1. Clinicopathological characteristics of the study cases
The patients’ ages ranged from 23 to 70 years (median, 42 years); all patients were women. Among the 108 cases analyzed, eight were cT1 tumors, 58 were cT2 tumors, 37 were cT3 tumors, and five were cT4 tumors. For the nodal status, there were six cN0 tumors, 48 cN1 tumors, 23 cN2 tumors, and 31 cN3 tumors. For staging, 37 and 71 were clinical stage II and III, respectively. pCR was achieved in 33 of 108 tumors (30.6%). The median patient follow-up duration was 34.9 months (range, 12.0 to 55.8 months). The mean TIL level was 24.6±20.8 (%). Table 1 summarizes the clinicopathological characteristics of the tumors without and with available FFPE blocks. No significant differences were observed between the two groups regarding the patients’ age, clinical T or N stage, histological grade, TILs, TLSs, pCR rate, Miller-Payne grade, or RCB class.
2. Predictive value and prognostic significance of TILs and TLSs
Based on assessments of the H&E-stained sections, uniand multi-variate analyses were performed to assess the associations between pCR, TIL, and other established clinicopathological parameters (Table 2). Among the 108 tumors, univariate logistic regression analysis revealed a lower cT stage and higher TIL and TLS levels in the pre-NAC biopsy to be significantly associated with pCR. Multivariate analysis, including the cT stage, TIL, and TLS, showed that only TIL (hazard ratio [HR], 1.038; 95% confidence interval [CI], 1.012 to 1.065; p=0.004) was an independent predictor of pCR. In univariate disease-free survival analysis, the cT and TIL were closely associated with a longer disease-free survival rate (Table 3). On the other hand, the TLS level was not significantly associated with the patients’ survival. Multivariate analysis, including the cT stage, cN stage, TIL, and TLS, showed that only TIL (HR, 0.975; 95% CI, 0.954 to 0.997; p=0.028) was a robust independent prognostic factor for the disease-free survival.
3. Correlations of various parameters associated with TILs
IHC and gene expression analyses were carried out in 55 cases with available FFPE tissue blocks. The median of the tissue areas in each slide was 69.46 mm2 (range, 23.47 to 175.33 mm2), whereas the median of the tumor areas was 20.92 mm2 (range, 1.23 to 83.15 mm2). The total number of HEVs in each slide ranged from 0 to 72. Most of the HEVs were located in the peritumoral areas. The mean MECA79-positive HEV density in each slide was 0.169±0.223/mm2 (Fig. 1). Finally, the mean CD3-, CD8-, and CD20-positive cell densities in the tumor areas of each slide were 357.2±412.2/mm2, 402.2±382.4/mm2, and 246.8±343.5/mm2, respectively (Fig. 2). The TIL and TLS levels were correlated based on the H&E-stained slides, the densities of HEV and TIL subpopulations, and expression levels of the CXCL13 mRNA transcripts using the NanoString method with the pathological responses to NAC (Supplementary Table 1). The TLS levels were correlated significantly with the TIL levels, CD3-, CD8-, and CD20-positive cell densities, the HEV density, and expression levels of the CXCL13 mRNA transcripts. The Miller-Payne grade was significantly correlated with the TLS level, CD20-positive cell density, HEV density, and expression levels of CXCL13 mRNA transcripts. Finally, the RCB class was correlated significantly with CXCL13 expression.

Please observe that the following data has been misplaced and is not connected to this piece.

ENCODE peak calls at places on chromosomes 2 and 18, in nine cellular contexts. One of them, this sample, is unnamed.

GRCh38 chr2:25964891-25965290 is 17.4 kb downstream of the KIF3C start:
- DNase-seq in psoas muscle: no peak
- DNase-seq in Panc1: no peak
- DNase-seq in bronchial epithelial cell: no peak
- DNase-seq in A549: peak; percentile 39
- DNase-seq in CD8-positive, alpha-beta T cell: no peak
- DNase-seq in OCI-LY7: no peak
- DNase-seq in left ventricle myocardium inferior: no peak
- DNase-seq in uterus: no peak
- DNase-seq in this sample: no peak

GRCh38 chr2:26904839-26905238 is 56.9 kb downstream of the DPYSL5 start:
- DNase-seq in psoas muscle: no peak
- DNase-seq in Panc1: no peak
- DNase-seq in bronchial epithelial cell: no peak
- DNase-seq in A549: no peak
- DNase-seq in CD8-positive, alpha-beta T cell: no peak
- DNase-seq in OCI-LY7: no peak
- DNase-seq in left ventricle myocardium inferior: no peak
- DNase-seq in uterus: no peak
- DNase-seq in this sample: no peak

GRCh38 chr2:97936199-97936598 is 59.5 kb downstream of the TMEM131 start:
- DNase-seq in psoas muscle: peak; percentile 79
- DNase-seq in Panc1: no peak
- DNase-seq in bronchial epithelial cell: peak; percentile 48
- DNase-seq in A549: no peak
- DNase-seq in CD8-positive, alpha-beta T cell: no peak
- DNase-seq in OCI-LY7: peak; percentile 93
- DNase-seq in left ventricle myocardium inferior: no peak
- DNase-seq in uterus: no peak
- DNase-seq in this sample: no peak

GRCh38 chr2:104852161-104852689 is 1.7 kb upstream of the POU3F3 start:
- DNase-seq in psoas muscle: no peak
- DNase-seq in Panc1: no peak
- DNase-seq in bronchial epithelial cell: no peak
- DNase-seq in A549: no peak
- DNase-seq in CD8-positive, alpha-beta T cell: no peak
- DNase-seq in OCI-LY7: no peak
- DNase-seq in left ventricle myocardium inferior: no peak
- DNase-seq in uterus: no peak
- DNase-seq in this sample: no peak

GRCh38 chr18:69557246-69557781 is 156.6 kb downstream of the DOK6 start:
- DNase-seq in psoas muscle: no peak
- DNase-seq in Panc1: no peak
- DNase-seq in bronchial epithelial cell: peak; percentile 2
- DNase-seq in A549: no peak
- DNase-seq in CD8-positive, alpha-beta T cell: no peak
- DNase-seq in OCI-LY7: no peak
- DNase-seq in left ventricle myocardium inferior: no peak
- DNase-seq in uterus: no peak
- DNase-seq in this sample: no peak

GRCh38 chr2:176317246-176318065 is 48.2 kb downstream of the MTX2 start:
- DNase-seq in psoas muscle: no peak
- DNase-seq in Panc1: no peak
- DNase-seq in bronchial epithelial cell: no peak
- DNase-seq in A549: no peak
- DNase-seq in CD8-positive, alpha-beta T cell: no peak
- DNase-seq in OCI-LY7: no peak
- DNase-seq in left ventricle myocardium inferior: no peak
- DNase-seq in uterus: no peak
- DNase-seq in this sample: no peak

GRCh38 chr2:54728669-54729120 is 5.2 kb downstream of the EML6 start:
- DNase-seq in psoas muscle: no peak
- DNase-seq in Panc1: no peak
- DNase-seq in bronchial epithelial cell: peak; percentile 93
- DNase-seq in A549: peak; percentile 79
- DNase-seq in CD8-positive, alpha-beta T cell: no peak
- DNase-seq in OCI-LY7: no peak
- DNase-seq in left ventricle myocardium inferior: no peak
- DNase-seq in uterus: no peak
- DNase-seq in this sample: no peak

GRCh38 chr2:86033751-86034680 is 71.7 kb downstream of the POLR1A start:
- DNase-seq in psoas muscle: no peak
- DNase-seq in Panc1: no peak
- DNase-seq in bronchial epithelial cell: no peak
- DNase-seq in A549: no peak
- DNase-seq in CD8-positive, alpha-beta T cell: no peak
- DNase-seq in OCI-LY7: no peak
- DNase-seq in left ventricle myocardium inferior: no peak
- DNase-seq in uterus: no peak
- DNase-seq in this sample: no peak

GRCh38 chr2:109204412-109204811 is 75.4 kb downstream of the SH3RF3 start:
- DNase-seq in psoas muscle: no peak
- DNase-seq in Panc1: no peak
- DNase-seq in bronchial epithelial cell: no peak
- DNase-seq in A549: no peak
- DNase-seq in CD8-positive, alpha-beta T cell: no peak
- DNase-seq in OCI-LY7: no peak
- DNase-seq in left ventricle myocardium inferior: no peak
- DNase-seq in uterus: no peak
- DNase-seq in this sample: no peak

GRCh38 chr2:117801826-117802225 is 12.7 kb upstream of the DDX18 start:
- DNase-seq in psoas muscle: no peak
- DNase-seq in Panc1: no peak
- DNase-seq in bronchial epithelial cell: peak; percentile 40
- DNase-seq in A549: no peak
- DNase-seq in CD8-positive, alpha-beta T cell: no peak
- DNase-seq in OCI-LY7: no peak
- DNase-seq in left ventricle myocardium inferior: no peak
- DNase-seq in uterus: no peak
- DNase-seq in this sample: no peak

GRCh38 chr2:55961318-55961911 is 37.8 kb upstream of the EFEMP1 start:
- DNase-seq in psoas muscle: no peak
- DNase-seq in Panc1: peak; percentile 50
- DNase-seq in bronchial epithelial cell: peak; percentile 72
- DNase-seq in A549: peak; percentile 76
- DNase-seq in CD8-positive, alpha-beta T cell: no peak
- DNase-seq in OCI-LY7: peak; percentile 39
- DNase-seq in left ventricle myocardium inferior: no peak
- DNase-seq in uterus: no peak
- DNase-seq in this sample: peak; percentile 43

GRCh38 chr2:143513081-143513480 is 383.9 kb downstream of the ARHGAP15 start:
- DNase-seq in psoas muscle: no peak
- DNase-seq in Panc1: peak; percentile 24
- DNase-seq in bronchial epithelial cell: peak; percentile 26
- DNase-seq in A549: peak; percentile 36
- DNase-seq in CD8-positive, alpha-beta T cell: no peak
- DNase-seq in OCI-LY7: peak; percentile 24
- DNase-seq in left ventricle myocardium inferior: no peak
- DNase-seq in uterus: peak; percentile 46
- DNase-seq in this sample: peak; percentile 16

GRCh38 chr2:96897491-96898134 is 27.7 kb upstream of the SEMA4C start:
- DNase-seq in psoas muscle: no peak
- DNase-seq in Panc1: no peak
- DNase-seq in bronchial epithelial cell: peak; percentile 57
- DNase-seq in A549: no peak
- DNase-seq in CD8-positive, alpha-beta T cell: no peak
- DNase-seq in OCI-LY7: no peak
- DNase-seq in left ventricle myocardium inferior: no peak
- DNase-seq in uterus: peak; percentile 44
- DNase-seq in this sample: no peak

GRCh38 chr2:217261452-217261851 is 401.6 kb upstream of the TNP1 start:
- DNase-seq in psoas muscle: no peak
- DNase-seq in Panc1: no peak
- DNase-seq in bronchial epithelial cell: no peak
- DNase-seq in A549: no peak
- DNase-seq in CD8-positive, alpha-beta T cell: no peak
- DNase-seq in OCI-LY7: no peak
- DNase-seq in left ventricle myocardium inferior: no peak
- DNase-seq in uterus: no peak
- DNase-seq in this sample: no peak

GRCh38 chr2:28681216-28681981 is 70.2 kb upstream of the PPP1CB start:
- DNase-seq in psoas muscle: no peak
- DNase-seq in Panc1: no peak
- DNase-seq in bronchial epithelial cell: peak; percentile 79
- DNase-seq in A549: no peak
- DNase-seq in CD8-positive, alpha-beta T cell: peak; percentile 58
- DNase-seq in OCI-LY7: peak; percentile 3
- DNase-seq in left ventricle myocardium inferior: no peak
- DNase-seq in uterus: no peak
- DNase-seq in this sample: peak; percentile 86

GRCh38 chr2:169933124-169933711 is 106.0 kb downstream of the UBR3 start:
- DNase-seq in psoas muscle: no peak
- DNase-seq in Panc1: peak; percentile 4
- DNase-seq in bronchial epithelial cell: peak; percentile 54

4. Predictive value and prognostic significance of the TIL subpopulations and HEV densities evaluated by IHC
Based on an analysis of the IHC slides, 17 patients (30.1%) with available FFPE tissue blocks achieved pCR; none of these patients showed a recurrence during a median follow-up period of 31.4 months (range, 21.1 to 53.0 months). Among the patients without pCR (n=38), approximately half had disease recurrence (range of recurrence-free survival, 1.5 to 19.7 months). CD20-positive cell density (HR, 1.004; 95% CI, 1.000 to 1.007; p=0.037), HEV density (HR, 20.325; 95% CI, 1.455 to 283.857; p=0.025), and the levels of the CXCL13 mRNA transcripts (HR, 1.706; 95% CI, 1.079 to 2.696; p=0.022) were correlated significantly with pCR. In survival analysis, the CD8-positive cell density and levels of the CXCL13 mRNA transcripts were closely associated with the disease-free survival (Table 4).
To the best of the authors’ knowledge, the current study is the first to identify and measure the TLSs in biopsy specimens in an NAC setting, and evaluate their predictive value. Several reports have indicated a prognostic value for the presence of TLSs in cancers [7,11-14]. On the other hand, no studies have assessed this in the context of NAC, which is performed frequently in the treatment of breast cancer. In the present study, both higher levels of TLSs represented by MECA79-positive HEV densities and higher levels of TILs in the H&E slides were found to be predictors of pCR.